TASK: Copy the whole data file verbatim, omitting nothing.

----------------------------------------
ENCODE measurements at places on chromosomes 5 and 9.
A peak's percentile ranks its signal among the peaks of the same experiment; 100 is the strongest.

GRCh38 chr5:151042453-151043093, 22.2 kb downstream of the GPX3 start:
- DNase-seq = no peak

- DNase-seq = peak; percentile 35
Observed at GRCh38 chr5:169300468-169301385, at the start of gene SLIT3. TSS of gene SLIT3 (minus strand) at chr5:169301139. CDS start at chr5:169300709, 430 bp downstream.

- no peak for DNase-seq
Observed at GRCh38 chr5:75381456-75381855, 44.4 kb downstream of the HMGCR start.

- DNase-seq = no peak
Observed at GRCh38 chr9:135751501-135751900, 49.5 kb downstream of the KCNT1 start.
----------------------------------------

ENCODE measurements at places on chromosomes 5 and 9.
A peak's percentile ranks its signal among the peaks of the same experiment; 100 is the strongest.

GRCh38 chr5:151042453-151043093, 22.2 kb downstream of the GPX3 start:
- DNase-seq = no peak

- DNase-seq = peak; percentile 35
Observed at GRCh38 chr5:169300468-169301385, at the start of gene SLIT3. TSS of gene SLIT3 (minus strand) at chr5:169301139. CDS start at chr5:169300709, 430 bp downstream.

- no peak for DNase-seq
Observed at GRCh38 chr5:75381456-75381855, 44.4 kb downstream of the HMGCR start.

- DNase-seq = no peak
Observed at GRCh38 chr9:135751501-135751900, 49.5 kb downstream of the KCNT1 start.